How to create a data flow that is both actionable and ethical

Consent- and trust-based services is what Europe could contribute to the global platform economy.
By Philipp Grätzel von Grätz
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In a recent survey by the Finnish Innovation Fund Sitra, four out of ten Europeans said that a lack of trust towards service providers was preventing them from using some digital services. At the same time, nearly seven out ten European said it should be possible to identify digital services that use data in a fair way.  

Surveys like these are among the reasons why a number of stakeholders across Europe are trying to establish rules, concepts, and technological tools to implement patient consent and permit-based data sharing in large-scale research networks. One of these networks is FinData. It brings together genome data and clinical data of one tenth of the Finnish population. 

Sitra is closely involved with this project, but there are other projects, too. At the HIMSS & Health 2.0 European conference, Nigel Hughes, scientific director of Janssen Clinical Innovation, gave a brief outline of the European EHDEN project, one of the vastest efforts worldwide to create a decentralised real-world data research infrastructure for therapeutic research. All these networks require a high level of trust on the side of citizens, and they need tools and rules that make sure sensitive data can be used but not misused.

Within its IHAN project – named in analogy to the international banking account number IBAN – Sitra is currently trying to build the framework for a fair and functioning post GDPR data economy first in Finland and then in Europe:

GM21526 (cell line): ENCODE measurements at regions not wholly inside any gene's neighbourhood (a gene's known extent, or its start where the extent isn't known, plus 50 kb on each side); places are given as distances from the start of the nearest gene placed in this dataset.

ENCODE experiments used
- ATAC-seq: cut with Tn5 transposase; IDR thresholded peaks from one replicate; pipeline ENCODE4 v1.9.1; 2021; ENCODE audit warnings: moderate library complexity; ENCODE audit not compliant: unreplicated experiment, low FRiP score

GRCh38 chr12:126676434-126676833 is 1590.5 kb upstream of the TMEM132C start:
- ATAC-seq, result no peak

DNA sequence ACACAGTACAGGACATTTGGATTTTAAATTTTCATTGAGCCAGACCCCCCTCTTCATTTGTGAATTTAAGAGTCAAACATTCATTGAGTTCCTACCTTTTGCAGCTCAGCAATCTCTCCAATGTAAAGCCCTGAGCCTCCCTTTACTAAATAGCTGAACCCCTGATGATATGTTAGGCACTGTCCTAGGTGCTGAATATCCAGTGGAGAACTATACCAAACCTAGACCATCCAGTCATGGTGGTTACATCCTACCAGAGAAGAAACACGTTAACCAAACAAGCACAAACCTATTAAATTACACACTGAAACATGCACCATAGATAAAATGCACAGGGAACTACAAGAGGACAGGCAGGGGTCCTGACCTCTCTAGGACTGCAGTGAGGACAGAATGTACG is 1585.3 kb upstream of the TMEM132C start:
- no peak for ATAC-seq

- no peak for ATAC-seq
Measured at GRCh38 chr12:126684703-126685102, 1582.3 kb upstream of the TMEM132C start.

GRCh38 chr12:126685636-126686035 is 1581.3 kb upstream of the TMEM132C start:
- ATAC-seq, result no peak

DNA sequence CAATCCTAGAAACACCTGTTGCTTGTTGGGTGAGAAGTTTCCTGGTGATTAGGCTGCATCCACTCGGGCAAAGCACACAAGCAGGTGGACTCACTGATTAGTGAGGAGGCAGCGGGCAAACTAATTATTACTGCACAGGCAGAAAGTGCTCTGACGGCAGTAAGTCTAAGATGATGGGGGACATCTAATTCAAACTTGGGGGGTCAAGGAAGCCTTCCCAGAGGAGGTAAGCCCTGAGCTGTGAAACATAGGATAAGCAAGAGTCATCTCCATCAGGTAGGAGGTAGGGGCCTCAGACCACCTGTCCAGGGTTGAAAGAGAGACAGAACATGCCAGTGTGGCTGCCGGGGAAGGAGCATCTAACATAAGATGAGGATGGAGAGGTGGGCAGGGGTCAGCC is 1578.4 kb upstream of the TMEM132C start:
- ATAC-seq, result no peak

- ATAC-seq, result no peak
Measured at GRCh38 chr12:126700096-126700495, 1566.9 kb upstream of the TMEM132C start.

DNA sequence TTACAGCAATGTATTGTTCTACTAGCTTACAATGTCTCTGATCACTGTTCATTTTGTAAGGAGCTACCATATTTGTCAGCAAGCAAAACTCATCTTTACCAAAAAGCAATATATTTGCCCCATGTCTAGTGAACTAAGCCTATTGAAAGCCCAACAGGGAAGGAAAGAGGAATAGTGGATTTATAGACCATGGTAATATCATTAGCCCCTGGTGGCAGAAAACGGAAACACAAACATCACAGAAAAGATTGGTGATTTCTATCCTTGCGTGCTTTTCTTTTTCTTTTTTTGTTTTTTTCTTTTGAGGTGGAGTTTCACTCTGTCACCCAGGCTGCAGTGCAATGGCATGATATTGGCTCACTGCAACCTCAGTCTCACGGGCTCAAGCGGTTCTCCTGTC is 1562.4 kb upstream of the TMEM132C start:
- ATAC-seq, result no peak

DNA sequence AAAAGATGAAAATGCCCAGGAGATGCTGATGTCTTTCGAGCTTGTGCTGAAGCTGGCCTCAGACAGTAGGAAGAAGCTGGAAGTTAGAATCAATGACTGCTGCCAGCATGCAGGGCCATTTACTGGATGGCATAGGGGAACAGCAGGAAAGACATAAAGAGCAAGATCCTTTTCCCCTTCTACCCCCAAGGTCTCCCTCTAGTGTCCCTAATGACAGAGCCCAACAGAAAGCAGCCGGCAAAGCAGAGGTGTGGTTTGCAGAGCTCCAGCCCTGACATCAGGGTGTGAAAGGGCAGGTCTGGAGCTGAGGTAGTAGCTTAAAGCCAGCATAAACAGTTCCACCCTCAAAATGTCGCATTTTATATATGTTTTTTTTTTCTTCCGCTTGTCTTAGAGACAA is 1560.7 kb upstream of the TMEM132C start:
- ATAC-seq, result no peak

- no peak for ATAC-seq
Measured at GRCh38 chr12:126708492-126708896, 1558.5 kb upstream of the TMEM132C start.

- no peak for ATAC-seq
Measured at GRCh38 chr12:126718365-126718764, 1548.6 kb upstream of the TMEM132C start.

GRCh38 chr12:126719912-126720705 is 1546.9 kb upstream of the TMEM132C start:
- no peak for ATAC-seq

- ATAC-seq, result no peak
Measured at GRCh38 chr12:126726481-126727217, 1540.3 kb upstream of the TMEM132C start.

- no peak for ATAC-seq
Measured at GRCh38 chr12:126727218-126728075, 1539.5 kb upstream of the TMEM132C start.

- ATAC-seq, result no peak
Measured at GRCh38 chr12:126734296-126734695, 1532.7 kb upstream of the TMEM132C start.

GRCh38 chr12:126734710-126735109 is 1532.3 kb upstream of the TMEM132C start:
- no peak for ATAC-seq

“We are testing and creating common concepts of data sharing in order to set up guidelines for a human-driven use of data – ideally at the European level”, said Jaana Sinipuro, project director at Sitra.

With the GDPR, according to Sinipuro, there was legal framework in place now that could act as a starting point – especially with its data portability act, that specifies the right to get personal data in a transferable form. “But there is still much to do in making the GDPR work and focus less on sanctions but more on the potentials for the European data economy.”

Sinipuro suggested that building consent- and trust-based services should become part of the ‘European project’ in the digital era:

'We are not making deals, but we are trying to find consensus, and I would want to invite everybody to join us. We need to redefine the rules for data ownership and draft something like a digital constitution for European citizen across all industries."

Full coverage: HIMSS & Health 2.0 Europe 2019

Healthcare decision makers, patients, clinicians, nurses, life science professionals, innovators and many more are set to convene at the HIMSS & Health 2.0 European Conference 2019 in Helsinki on 11-13 June.